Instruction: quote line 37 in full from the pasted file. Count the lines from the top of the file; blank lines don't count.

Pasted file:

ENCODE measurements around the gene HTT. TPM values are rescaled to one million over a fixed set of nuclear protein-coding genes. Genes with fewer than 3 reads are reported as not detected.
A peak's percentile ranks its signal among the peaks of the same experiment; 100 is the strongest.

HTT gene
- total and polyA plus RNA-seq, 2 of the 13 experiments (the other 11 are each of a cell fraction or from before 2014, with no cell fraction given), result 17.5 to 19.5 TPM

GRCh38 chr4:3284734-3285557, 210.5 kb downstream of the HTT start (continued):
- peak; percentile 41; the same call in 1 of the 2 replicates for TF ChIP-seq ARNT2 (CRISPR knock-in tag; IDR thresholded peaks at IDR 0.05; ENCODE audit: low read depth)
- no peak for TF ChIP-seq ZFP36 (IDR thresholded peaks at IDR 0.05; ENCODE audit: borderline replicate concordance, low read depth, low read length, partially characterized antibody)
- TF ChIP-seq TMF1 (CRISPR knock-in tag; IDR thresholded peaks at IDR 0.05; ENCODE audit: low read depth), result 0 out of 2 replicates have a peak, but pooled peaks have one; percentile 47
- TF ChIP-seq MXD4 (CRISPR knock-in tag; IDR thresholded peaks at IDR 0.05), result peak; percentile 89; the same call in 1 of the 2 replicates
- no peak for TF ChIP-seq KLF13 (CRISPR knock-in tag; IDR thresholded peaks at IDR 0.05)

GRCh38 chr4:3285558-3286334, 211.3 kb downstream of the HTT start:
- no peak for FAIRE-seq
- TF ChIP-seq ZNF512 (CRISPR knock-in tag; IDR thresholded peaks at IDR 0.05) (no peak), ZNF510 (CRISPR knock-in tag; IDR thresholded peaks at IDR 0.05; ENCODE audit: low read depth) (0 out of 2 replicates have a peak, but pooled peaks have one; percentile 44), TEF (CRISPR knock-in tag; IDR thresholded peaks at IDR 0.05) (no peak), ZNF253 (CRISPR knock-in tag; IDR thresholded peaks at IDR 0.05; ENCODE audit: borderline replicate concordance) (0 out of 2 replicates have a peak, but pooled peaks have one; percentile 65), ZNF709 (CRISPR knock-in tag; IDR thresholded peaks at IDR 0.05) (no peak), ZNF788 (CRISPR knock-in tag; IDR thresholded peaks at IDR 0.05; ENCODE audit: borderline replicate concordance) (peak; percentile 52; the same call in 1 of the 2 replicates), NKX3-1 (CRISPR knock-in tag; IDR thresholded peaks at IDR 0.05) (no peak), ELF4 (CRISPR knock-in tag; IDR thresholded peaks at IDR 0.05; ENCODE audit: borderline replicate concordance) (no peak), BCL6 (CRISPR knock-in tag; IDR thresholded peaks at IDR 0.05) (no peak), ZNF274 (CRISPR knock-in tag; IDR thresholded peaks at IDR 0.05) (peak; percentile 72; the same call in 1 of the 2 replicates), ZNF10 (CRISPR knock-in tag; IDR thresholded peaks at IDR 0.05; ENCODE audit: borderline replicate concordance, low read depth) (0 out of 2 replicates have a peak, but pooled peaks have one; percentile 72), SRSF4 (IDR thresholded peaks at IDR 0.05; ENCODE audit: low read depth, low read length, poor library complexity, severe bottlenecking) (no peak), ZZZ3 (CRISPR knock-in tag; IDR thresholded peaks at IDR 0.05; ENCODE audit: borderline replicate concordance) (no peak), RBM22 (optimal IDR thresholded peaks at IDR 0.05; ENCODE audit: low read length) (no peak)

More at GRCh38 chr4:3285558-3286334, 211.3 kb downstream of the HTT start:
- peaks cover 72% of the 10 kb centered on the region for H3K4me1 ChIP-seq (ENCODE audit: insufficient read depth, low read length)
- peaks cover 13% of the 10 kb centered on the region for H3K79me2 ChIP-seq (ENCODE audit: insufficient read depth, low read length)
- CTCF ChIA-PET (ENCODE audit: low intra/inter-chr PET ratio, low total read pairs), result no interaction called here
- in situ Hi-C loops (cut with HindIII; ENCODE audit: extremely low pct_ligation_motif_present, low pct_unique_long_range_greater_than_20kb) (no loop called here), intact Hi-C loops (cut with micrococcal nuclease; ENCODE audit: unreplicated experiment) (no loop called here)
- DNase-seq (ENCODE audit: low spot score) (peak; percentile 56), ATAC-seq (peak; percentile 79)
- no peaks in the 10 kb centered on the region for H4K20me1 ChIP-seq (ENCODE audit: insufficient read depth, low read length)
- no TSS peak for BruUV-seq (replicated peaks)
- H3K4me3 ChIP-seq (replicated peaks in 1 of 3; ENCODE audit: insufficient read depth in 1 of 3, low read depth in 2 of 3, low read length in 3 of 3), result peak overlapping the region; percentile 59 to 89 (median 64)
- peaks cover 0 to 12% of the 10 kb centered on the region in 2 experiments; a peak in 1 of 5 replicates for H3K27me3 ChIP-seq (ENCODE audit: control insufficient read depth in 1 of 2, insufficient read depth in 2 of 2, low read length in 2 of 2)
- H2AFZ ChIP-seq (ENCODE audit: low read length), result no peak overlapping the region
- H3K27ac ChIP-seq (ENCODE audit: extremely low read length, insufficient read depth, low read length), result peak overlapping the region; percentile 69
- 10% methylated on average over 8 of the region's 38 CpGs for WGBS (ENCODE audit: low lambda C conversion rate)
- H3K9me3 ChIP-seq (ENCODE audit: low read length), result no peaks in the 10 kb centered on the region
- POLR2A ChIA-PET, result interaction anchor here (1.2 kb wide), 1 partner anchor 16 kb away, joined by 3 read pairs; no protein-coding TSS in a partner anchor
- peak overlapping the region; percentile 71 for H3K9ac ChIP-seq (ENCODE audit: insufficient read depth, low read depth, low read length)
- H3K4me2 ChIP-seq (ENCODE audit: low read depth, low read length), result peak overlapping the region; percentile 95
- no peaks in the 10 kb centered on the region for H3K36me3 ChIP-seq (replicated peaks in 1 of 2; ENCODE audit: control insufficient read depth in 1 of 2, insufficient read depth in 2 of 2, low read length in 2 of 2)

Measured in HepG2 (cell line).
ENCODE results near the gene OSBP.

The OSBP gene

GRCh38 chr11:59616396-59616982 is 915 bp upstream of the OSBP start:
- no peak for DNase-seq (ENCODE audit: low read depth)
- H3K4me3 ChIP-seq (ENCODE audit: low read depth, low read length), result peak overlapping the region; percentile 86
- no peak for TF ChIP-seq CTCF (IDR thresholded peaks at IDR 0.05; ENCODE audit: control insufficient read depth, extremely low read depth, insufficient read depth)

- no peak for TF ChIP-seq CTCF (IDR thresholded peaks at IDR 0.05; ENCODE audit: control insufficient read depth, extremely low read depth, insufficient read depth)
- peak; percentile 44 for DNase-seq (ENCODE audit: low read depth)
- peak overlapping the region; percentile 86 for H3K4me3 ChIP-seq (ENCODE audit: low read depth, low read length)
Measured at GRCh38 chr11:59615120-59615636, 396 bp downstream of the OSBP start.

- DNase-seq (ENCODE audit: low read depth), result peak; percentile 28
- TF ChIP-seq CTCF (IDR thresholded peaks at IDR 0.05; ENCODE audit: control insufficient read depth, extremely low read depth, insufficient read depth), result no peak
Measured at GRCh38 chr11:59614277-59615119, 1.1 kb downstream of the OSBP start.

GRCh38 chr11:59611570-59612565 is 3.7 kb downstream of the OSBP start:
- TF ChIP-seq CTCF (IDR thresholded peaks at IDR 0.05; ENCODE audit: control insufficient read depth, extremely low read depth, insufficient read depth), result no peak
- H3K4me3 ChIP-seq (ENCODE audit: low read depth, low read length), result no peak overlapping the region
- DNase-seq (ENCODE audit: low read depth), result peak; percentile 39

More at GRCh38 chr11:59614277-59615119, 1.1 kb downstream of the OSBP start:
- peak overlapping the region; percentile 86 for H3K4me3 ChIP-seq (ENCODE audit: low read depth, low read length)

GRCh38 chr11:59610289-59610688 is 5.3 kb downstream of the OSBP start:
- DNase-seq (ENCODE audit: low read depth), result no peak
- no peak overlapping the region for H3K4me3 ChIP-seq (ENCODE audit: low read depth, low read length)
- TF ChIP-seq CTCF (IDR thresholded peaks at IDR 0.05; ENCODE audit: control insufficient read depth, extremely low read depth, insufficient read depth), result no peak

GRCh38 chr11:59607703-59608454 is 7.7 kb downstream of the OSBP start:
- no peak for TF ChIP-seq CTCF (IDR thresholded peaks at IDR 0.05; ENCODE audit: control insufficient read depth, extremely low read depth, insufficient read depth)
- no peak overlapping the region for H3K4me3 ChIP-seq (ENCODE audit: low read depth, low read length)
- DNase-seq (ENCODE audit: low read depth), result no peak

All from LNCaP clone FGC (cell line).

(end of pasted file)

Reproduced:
- H3K4me3 ChIP-seq (ENCODE audit: low read depth, low read length), result peak overlapping the region; percentile 86